9 Common Winter Skin Issues and Ways To Tame Them

    • During winter, the cold, dry air and the lack of humidity can wreak havoc on your skin.
    • As a result, various skin complaints commonly occur during this season due to dehydration.
    • Among these include acne which can be remedied by using moisturizers and eczema which can be prevented by just bathing once a day.

While dry skin is something we have dealt with at some point, winter brings more than just your basic dry skin. As a result of irritation and dehydration, your skin could be facing a slew of skin problems including winter rash, breakouts, redness and many more.

Here are nine common winter skin issues along with tips on how to beat them.


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Dry skin can cause acne which can happen on any part of the body particularly on the face, neck, chest, back shoulders and upper arms. You can reduce acne by not touching your face often. Other remedies to get rid of the pesky winter acne include antibiotic treatments, gentle cleansers and moisturizers.


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Eczema flare-ups which commonly occur on the elbows, knees, hands and face, causes red, inflamed and very dry skin. The best way to cope with the irritated skin is to use a fragrance-free moisturizer and avoid bathing more than once a day. Steroids can ease symptoms if breakouts are severe.

Chapped Lips

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Cracking, red, chapped lips are one of the most common skin complaints during winter. Because of its very thin layers of skin, the lips are the most likely to dry out during the cold season. In severe cases, cracking and splitting can occur, which is painful and does not easily heal. Often, people make the mistake of licking their lips while out in the cold, which worsens chapping and leads to more irritation. Use lip balms instead to moisten and hydrate the lips as well as relieve pain.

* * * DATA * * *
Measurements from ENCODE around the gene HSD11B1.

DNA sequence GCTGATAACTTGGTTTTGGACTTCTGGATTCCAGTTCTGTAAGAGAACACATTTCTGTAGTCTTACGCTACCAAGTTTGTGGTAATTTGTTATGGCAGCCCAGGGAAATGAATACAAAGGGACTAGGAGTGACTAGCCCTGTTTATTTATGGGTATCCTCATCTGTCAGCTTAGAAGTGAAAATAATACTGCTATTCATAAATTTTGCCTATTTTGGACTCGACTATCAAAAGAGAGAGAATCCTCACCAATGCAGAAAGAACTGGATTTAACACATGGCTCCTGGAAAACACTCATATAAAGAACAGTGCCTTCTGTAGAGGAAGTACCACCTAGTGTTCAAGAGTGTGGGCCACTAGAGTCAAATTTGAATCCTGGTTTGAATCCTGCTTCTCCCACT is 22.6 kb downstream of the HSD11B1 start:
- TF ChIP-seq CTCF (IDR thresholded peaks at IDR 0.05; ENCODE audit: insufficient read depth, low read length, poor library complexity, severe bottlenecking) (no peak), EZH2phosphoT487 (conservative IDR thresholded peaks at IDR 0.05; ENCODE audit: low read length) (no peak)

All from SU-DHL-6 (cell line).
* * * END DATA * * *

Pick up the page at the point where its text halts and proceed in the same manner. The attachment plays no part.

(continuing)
Raynaud’s Disease

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In Raynaud’s disease, blood vessels that supply blood to the skin become narrow, restricting blood flow to affected areas. It causes some parts of the body to turn into a deep purple and feel numb and cold in response to prolonged exposure to cold temperatures.  When the skin finally warms up, it gets swollen, tingly and painful. To cope with the disease, people dress up in layers with protective clothing like gloves, thick socks, and insulated shoes when they stay outside for a long time.


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Windburn is a skin irritation that causes dry, red, burning skin. When you’re outside, it’s best to wear clothing that can cover exposed skin such as scarves, coats and hats.

Winter Itch

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Dry, flaky and itchy skin is unavoidable especially when you’re forced to stay inside with the heater on during winter. The outside air is also very dry and strips the moisture out of the skin. Replenish the skin’s hydration by applying moisturizer and skin healing lotions on the affected areas.


Psoriasis is a skin condition that is triggered when the skin produces too many skin cells. This results in red, flaky, crusty patches of skin covered with silvery scales which normally appear on the elbows, knees, scalp and lower back, but can appear anywhere on your body. Although incurable, symptoms can be decreased through the use of hydrocortisone, vitamins D and A creams, coal tar treatments as well as relaxation techniques because stress can worsen the condition.

Cold Uriticaria

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Cold uriticaria, also known as cold hives, is a chronic, reactive skin disorder. Symptoms may include large welts appearing on the skin, hives and itching after exposure of the skin to cold temperatures. While antihistamine can provide relief to some people, avoiding prolonged cold exposure is the most effective way to ease the pain.


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Rosacea is a very common condition which occurs in all kinds of weather. Mainly affecting the face, rosacea can cause flushing and reddening of the face making you look like you’re blushing or just ran a race. Along with the redness, some people also experience pustules, and dry eyes or eyelids. Avoid caffeine, alcohol, spicy food, wine, cheese and yogurt, because they can make rosacea worse. Antibiotics, skin peels and other treatments may help.

Source: Advanced Dermatology